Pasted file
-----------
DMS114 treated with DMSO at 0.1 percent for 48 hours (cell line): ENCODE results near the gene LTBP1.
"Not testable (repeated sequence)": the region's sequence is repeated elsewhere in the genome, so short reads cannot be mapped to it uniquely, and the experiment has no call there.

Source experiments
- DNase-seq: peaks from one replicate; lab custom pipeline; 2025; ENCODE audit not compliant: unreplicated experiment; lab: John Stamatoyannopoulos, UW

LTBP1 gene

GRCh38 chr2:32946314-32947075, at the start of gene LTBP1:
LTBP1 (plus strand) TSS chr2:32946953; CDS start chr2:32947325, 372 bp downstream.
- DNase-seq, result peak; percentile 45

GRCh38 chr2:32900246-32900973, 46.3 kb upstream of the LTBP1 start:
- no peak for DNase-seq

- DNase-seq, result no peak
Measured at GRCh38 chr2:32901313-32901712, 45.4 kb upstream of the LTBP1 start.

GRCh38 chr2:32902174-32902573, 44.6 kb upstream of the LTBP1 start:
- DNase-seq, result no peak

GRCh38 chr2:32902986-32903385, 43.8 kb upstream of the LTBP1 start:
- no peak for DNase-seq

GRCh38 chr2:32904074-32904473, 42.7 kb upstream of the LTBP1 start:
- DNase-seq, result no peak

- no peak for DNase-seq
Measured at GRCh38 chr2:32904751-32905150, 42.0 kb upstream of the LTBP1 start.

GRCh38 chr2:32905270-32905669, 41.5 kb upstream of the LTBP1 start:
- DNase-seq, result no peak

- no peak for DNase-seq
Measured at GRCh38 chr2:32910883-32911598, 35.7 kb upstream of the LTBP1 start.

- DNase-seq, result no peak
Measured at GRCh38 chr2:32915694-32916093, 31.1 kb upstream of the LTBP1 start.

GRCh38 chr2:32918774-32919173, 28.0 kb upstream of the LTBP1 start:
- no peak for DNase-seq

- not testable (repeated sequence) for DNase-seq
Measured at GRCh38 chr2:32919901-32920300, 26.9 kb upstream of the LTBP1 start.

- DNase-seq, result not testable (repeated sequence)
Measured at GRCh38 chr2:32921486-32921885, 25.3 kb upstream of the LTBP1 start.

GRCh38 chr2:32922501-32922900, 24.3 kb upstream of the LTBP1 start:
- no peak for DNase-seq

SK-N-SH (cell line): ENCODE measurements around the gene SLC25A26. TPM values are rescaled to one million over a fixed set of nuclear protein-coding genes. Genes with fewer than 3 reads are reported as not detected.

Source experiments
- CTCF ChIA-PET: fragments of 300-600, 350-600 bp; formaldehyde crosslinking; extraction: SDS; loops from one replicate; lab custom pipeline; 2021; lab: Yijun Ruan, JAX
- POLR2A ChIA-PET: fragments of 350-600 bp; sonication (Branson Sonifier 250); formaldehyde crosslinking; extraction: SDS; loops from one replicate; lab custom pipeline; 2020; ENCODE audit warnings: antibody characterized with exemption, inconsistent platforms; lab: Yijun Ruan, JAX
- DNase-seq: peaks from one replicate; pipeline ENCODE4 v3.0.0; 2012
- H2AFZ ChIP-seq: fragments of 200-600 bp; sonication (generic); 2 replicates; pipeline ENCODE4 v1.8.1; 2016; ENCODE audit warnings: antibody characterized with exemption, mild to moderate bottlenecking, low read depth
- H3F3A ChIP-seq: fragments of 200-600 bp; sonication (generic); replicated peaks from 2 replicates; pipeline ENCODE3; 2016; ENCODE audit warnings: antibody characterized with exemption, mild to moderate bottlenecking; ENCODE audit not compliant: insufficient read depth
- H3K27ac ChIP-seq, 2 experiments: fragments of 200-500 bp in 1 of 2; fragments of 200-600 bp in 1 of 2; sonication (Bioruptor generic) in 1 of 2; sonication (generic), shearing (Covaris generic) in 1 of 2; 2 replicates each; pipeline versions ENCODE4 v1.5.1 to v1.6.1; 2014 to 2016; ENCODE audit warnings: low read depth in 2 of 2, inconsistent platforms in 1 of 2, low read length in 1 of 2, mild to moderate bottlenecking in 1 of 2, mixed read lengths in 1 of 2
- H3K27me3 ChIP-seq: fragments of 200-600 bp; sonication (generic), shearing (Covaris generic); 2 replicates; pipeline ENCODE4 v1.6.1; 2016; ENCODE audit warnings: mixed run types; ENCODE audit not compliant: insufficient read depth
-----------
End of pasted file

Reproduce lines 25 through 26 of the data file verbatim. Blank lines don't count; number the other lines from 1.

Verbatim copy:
- DNase-seq, result no peak
Measured at GRCh38 chr2:32915694-32916093, 31.1 kb upstream of the LTBP1 start.